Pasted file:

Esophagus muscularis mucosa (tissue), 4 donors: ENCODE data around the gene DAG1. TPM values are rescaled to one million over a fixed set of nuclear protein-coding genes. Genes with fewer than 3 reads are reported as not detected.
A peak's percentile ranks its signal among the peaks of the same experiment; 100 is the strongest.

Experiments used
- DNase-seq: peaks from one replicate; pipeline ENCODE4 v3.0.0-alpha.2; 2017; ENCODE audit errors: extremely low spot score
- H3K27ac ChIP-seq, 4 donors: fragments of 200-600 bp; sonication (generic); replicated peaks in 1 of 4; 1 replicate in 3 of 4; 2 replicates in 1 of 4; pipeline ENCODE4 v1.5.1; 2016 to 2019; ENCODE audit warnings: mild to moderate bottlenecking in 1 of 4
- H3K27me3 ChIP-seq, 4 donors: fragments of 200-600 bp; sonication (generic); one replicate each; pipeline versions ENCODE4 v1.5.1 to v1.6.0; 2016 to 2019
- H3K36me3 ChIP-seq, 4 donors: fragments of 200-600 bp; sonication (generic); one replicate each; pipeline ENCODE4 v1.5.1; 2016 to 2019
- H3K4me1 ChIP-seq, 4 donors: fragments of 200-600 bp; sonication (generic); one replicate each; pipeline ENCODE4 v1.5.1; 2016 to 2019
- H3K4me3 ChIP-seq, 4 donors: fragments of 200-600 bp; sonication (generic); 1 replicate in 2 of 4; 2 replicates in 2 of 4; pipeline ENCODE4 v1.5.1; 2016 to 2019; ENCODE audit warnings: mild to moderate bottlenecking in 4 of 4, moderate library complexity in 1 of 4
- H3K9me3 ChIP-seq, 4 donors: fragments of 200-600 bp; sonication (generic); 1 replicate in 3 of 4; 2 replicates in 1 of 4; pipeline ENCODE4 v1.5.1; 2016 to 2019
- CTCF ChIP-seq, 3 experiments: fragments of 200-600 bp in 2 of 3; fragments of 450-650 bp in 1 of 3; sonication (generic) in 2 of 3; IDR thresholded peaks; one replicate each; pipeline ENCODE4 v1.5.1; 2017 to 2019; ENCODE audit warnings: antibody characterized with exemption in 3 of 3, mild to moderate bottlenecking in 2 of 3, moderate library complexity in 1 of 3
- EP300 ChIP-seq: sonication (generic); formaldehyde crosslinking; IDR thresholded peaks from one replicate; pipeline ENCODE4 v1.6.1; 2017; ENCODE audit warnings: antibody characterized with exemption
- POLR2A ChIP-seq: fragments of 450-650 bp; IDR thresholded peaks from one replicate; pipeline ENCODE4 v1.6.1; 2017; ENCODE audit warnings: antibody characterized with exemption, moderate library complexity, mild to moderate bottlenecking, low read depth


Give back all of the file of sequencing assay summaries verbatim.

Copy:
Esophagus muscularis mucosa (tissue), 4 donors: ENCODE data around the gene DAG1. TPM values are rescaled to one million over a fixed set of nuclear protein-coding genes. Genes with fewer than 3 reads are reported as not detected.
A peak's percentile ranks its signal among the peaks of the same experiment; 100 is the strongest.

Experiments used
- DNase-seq: peaks from one replicate; pipeline ENCODE4 v3.0.0-alpha.2; 2017; ENCODE audit errors: extremely low spot score
- H3K27ac ChIP-seq, 4 donors: fragments of 200-600 bp; sonication (generic); replicated peaks in 1 of 4; 1 replicate in 3 of 4; 2 replicates in 1 of 4; pipeline ENCODE4 v1.5.1; 2016 to 2019; ENCODE audit warnings: mild to moderate bottlenecking in 1 of 4
- H3K27me3 ChIP-seq, 4 donors: fragments of 200-600 bp; sonication (generic); one replicate each; pipeline versions ENCODE4 v1.5.1 to v1.6.0; 2016 to 2019
- H3K36me3 ChIP-seq, 4 donors: fragments of 200-600 bp; sonication (generic); one replicate each; pipeline ENCODE4 v1.5.1; 2016 to 2019
- H3K4me1 ChIP-seq, 4 donors: fragments of 200-600 bp; sonication (generic); one replicate each; pipeline ENCODE4 v1.5.1; 2016 to 2019
- H3K4me3 ChIP-seq, 4 donors: fragments of 200-600 bp; sonication (generic); 1 replicate in 2 of 4; 2 replicates in 2 of 4; pipeline ENCODE4 v1.5.1; 2016 to 2019; ENCODE audit warnings: mild to moderate bottlenecking in 4 of 4, moderate library complexity in 1 of 4
- H3K9me3 ChIP-seq, 4 donors: fragments of 200-600 bp; sonication (generic); 1 replicate in 3 of 4; 2 replicates in 1 of 4; pipeline ENCODE4 v1.5.1; 2016 to 2019
- CTCF ChIP-seq, 3 experiments: fragments of 200-600 bp in 2 of 3; fragments of 450-650 bp in 1 of 3; sonication (generic) in 2 of 3; IDR thresholded peaks; one replicate each; pipeline ENCODE4 v1.5.1; 2017 to 2019; ENCODE audit warnings: antibody characterized with exemption in 3 of 3, mild to moderate bottlenecking in 2 of 3, moderate library complexity in 1 of 3
- EP300 ChIP-seq: sonication (generic); formaldehyde crosslinking; IDR thresholded peaks from one replicate; pipeline ENCODE4 v1.6.1; 2017; ENCODE audit warnings: antibody characterized with exemption
- POLR2A ChIP-seq: fragments of 450-650 bp; IDR thresholded peaks from one replicate; pipeline ENCODE4 v1.6.1; 2017; ENCODE audit warnings: antibody characterized with exemption, moderate library complexity, mild to moderate bottlenecking, low read depth